The plan, backed by 34 Democrats on the 51-member New York City Council, would allow non-citizens with green cards, visas, and work authorization to vote in city elections so long as they have resided in New York City for at least 30 consecutive days.
The plan indicates that legal immigrants on green cards or an employment visa who have lived in New York City for at least a month would be able to vote for mayor, comptroller, public advocate borough presidents, council members, and changes to city policy.
Ydanis Rodriguez, a Democrat councilmember who represents the Washington Heights neighborhood in Manhattan, told NY1 that “we need to recognize the contributions of our immigrant brothers and sisters” by giving non-citizens city-wide voting rights.
“This is not about doing a favor to immigrants by allowing them to vote,” Rodriguez said. “If they pay their taxes, as I did when I had my green card, then they should have a right to elect their local leaders.”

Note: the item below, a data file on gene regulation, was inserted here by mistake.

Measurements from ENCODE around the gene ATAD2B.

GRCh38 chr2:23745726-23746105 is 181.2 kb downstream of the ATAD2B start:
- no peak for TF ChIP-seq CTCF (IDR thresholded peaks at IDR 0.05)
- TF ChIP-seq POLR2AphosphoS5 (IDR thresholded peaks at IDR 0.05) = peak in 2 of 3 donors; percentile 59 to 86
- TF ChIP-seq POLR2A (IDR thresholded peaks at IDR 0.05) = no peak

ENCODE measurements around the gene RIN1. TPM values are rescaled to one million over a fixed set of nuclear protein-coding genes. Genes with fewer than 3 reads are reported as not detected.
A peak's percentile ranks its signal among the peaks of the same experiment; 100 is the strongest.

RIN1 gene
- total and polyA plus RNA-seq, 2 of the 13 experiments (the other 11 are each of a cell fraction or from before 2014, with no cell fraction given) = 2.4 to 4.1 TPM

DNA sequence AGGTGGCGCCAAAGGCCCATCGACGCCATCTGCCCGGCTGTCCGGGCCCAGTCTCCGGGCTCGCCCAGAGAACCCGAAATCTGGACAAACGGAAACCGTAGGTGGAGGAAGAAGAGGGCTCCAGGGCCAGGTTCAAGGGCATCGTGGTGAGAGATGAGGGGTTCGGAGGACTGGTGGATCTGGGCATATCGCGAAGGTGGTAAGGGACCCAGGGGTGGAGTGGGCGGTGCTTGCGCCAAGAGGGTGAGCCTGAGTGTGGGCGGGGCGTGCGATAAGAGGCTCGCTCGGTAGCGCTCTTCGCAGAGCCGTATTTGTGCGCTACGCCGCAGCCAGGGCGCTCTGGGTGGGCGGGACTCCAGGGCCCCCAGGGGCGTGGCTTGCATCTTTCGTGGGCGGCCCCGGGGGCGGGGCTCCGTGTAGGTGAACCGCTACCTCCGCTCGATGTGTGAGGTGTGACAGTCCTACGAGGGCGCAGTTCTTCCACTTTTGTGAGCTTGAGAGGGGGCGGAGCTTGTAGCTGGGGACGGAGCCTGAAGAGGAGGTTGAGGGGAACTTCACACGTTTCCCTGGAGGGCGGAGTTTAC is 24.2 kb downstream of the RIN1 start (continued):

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Councilman Robert Holden, a Democrat who represents the Maspeth neighborhood in Queens, is again opposing the plan, telling the New York Post that “giving non-citizens the right to vote would greatly diminish the value of citizenship, as well as the incentive for immigrants to make the commitment to this country and become citizens.”
“Citizenship and suffrage must not be torn from each other,” Holden said.
Councilman Joe Borelli, a Republican who represents Staten Island, said he believes “citizenship should matter and having someone reside here for 30 days and check some boxes shouldn’t entitle them to vote for the people who will tax us for the next generation.”
Democrats on the New York City Council attempted to pass the plan last year, seeking to give huge electoral power to the city’s 3.1 million foreign-born population — making up almost 40 percent of the total city population.
The majority of the city’s foreign-born population has arrived from the Dominican Republic, China, Mexico, Jamaica, Guyana, Ecuador, and Haiti, Trinidad and Tobago, Bangladesh, and India.